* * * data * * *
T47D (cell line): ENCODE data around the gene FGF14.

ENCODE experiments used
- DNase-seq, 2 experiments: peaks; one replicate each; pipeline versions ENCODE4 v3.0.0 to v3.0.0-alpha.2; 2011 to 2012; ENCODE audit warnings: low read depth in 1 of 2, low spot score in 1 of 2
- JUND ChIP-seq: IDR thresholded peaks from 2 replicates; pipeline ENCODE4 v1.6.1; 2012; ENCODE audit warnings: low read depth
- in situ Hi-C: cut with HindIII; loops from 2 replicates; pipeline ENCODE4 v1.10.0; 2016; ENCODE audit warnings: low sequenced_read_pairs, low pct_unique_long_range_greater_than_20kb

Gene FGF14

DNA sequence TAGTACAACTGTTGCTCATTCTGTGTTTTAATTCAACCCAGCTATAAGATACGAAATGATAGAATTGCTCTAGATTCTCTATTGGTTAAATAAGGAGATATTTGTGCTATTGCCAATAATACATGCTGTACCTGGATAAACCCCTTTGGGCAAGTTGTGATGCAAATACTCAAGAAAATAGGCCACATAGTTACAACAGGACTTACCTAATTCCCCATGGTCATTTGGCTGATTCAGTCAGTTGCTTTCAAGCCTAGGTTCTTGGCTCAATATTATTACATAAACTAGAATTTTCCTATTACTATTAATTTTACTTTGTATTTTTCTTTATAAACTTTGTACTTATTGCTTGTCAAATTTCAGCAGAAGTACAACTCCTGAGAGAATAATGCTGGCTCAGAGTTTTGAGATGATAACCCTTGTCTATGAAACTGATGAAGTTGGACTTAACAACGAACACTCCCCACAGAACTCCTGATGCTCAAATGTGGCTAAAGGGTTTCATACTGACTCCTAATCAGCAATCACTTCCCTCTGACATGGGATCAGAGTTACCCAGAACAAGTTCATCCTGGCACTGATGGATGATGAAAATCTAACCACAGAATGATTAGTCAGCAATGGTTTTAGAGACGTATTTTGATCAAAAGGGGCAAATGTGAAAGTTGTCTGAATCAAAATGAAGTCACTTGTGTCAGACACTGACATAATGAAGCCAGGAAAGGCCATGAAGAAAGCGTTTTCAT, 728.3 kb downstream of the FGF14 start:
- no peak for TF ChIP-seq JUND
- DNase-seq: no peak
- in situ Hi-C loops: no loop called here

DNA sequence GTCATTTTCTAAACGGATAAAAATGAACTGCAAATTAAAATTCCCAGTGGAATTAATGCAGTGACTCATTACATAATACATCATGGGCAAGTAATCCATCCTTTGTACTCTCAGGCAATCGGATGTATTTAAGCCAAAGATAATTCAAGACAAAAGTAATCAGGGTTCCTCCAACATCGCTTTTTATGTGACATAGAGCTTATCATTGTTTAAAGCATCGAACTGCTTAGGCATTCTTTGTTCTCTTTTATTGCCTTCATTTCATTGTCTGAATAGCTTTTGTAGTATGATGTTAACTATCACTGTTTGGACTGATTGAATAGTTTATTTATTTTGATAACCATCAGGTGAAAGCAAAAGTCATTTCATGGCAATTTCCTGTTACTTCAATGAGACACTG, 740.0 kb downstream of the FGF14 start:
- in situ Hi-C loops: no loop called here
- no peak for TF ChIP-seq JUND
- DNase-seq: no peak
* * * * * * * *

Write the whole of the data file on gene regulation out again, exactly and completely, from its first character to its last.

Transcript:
T47D (cell line): ENCODE data around the gene FGF14.

ENCODE experiments used
- DNase-seq, 2 experiments: peaks; one replicate each; pipeline versions ENCODE4 v3.0.0 to v3.0.0-alpha.2; 2011 to 2012; ENCODE audit warnings: low read depth in 1 of 2, low spot score in 1 of 2
- JUND ChIP-seq: IDR thresholded peaks from 2 replicates; pipeline ENCODE4 v1.6.1; 2012; ENCODE audit warnings: low read depth
- in situ Hi-C: cut with HindIII; loops from 2 replicates; pipeline ENCODE4 v1.10.0; 2016; ENCODE audit warnings: low sequenced_read_pairs, low pct_unique_long_range_greater_than_20kb

Gene FGF14

DNA sequence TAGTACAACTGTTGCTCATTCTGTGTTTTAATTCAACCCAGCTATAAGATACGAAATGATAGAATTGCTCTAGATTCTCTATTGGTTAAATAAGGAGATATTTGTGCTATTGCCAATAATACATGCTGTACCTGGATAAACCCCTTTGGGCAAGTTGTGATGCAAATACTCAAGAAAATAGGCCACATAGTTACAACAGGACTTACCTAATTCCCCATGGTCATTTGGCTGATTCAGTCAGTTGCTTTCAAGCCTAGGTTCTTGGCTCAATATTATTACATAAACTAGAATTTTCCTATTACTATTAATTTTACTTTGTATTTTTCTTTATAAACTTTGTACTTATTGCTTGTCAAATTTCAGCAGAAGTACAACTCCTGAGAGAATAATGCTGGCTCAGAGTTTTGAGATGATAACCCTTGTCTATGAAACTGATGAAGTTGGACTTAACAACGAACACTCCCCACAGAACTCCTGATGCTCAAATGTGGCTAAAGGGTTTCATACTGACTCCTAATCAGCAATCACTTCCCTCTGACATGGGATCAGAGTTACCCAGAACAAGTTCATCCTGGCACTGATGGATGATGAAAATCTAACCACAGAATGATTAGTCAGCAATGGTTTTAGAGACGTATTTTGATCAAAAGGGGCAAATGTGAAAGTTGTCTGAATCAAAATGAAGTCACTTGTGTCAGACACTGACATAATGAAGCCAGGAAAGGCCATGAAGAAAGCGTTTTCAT, 728.3 kb downstream of the FGF14 start:
- no peak for TF ChIP-seq JUND
- DNase-seq: no peak
- in situ Hi-C loops: no loop called here

DNA sequence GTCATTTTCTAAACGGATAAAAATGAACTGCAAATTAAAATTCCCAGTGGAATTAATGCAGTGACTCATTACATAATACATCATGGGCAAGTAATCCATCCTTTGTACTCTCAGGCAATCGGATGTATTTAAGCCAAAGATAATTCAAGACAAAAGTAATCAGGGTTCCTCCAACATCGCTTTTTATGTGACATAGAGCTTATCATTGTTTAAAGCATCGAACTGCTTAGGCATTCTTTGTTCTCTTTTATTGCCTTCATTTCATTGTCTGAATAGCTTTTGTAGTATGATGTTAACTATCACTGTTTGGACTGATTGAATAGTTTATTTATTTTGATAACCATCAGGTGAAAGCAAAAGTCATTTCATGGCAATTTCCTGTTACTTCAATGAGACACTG, 740.0 kb downstream of the FGF14 start:
- in situ Hi-C loops: no loop called here
- no peak for TF ChIP-seq JUND
- DNase-seq: no peak